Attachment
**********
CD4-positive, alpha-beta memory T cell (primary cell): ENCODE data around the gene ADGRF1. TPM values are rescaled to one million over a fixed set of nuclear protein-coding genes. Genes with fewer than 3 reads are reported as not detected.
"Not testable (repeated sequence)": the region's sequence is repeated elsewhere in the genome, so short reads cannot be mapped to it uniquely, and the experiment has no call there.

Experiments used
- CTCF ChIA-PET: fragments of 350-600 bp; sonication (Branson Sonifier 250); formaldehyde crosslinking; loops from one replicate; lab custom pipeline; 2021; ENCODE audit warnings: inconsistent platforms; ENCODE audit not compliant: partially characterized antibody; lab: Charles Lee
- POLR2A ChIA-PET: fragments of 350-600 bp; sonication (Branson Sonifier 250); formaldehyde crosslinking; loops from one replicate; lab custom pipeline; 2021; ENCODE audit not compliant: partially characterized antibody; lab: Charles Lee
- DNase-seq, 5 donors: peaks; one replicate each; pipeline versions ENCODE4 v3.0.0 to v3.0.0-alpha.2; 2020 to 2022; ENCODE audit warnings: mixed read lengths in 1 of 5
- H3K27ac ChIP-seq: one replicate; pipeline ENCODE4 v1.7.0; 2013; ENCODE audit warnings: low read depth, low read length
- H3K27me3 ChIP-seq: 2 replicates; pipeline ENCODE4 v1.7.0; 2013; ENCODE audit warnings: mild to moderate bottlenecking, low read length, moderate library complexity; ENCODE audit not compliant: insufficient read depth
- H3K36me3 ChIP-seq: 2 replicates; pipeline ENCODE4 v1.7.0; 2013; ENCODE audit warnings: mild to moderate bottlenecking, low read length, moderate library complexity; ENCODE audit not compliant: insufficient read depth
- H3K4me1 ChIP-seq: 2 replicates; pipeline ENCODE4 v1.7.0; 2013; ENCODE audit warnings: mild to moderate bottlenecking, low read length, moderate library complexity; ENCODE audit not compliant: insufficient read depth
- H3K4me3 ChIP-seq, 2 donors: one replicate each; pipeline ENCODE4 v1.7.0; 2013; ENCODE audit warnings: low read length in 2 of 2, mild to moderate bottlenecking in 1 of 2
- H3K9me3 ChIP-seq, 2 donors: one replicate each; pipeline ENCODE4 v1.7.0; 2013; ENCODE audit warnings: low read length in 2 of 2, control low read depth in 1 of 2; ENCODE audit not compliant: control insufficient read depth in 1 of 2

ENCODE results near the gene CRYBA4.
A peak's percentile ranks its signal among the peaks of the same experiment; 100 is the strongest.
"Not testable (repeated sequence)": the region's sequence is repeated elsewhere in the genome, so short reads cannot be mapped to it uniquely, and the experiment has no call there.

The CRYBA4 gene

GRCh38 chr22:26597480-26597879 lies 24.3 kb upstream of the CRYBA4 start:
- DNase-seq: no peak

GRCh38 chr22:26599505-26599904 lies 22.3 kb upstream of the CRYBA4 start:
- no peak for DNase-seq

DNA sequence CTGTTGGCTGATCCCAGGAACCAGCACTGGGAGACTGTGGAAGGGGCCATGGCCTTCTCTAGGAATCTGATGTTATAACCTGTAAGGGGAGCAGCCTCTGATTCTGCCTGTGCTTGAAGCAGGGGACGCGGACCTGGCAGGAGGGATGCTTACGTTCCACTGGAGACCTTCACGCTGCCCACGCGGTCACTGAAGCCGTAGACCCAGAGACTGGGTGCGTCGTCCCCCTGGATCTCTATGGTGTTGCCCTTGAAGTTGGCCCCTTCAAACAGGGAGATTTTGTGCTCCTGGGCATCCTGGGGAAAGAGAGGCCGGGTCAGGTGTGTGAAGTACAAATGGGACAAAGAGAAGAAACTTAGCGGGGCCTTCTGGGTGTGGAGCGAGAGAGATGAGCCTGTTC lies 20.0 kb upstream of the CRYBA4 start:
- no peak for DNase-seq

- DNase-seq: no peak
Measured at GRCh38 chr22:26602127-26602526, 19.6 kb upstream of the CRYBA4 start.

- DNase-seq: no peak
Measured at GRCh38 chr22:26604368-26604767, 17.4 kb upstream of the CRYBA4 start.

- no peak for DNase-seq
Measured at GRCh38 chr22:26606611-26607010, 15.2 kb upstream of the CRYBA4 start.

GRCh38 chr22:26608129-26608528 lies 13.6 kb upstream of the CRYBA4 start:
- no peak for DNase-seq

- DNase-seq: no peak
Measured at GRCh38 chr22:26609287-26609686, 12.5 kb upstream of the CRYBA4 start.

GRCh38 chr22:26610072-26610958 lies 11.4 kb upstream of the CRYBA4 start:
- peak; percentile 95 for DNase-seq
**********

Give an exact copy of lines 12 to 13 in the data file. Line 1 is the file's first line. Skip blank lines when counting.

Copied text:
- H3K9me3 ChIP-seq, 2 donors: one replicate each; pipeline ENCODE4 v1.7.0; 2013; ENCODE audit warnings: low read length in 2 of 2, control low read depth in 1 of 2; ENCODE audit not compliant: control insufficient read depth in 1 of 2

ENCODE results near the gene CRYBA4.